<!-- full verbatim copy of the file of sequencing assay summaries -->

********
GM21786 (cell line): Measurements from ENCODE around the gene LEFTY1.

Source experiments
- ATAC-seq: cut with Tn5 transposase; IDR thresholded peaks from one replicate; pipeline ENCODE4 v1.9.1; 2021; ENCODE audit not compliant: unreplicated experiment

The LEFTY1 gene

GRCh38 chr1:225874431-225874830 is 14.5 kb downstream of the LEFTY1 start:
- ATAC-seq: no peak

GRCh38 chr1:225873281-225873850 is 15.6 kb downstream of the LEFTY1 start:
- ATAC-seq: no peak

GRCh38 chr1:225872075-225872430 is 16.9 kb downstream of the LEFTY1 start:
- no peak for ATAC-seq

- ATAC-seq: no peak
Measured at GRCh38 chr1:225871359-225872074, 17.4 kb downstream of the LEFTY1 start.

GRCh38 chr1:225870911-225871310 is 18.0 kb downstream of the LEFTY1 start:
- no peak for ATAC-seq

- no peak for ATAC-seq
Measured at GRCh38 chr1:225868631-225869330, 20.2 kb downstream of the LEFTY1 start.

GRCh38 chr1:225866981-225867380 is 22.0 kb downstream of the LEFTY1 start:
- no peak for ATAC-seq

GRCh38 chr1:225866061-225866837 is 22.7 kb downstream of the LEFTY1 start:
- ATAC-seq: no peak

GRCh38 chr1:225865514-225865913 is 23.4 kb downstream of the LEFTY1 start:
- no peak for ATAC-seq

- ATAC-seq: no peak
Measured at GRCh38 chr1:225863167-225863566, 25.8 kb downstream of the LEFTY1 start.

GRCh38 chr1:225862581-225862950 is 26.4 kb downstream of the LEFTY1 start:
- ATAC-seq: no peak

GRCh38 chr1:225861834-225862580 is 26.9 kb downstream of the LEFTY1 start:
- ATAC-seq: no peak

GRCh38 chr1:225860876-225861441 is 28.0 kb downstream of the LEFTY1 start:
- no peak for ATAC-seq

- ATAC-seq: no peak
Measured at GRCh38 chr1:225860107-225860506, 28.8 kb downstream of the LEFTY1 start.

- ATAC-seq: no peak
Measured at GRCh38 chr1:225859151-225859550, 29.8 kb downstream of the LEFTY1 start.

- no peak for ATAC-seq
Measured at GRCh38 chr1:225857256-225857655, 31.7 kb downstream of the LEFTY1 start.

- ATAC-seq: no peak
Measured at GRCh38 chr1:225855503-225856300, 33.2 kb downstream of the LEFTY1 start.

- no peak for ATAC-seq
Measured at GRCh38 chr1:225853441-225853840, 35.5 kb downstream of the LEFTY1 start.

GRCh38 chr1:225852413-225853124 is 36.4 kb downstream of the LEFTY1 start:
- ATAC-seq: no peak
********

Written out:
GM21786 (cell line): Measurements from ENCODE around the gene LEFTY1.

Source experiments
- ATAC-seq: cut with Tn5 transposase; IDR thresholded peaks from one replicate; pipeline ENCODE4 v1.9.1; 2021; ENCODE audit not compliant: unreplicated experiment

The LEFTY1 gene

GRCh38 chr1:225874431-225874830 is 14.5 kb downstream of the LEFTY1 start:
- ATAC-seq: no peak

GRCh38 chr1:225873281-225873850 is 15.6 kb downstream of the LEFTY1 start:
- ATAC-seq: no peak

GRCh38 chr1:225872075-225872430 is 16.9 kb downstream of the LEFTY1 start:
- no peak for ATAC-seq

- ATAC-seq: no peak
Measured at GRCh38 chr1:225871359-225872074, 17.4 kb downstream of the LEFTY1 start.

GRCh38 chr1:225870911-225871310 is 18.0 kb downstream of the LEFTY1 start:
- no peak for ATAC-seq

- no peak for ATAC-seq
Measured at GRCh38 chr1:225868631-225869330, 20.2 kb downstream of the LEFTY1 start.

GRCh38 chr1:225866981-225867380 is 22.0 kb downstream of the LEFTY1 start:
- no peak for ATAC-seq

GRCh38 chr1:225866061-225866837 is 22.7 kb downstream of the LEFTY1 start:
- ATAC-seq: no peak

GRCh38 chr1:225865514-225865913 is 23.4 kb downstream of the LEFTY1 start:
- no peak for ATAC-seq

- ATAC-seq: no peak
Measured at GRCh38 chr1:225863167-225863566, 25.8 kb downstream of the LEFTY1 start.

GRCh38 chr1:225862581-225862950 is 26.4 kb downstream of the LEFTY1 start:
- ATAC-seq: no peak

GRCh38 chr1:225861834-225862580 is 26.9 kb downstream of the LEFTY1 start:
- ATAC-seq: no peak

GRCh38 chr1:225860876-225861441 is 28.0 kb downstream of the LEFTY1 start:
- no peak for ATAC-seq

- ATAC-seq: no peak
Measured at GRCh38 chr1:225860107-225860506, 28.8 kb downstream of the LEFTY1 start.

- ATAC-seq: no peak
Measured at GRCh38 chr1:225859151-225859550, 29.8 kb downstream of the LEFTY1 start.

- no peak for ATAC-seq
Measured at GRCh38 chr1:225857256-225857655, 31.7 kb downstream of the LEFTY1 start.

- ATAC-seq: no peak
Measured at GRCh38 chr1:225855503-225856300, 33.2 kb downstream of the LEFTY1 start.

- no peak for ATAC-seq
Measured at GRCh38 chr1:225853441-225853840, 35.5 kb downstream of the LEFTY1 start.

GRCh38 chr1:225852413-225853124 is 36.4 kb downstream of the LEFTY1 start:
- ATAC-seq: no peak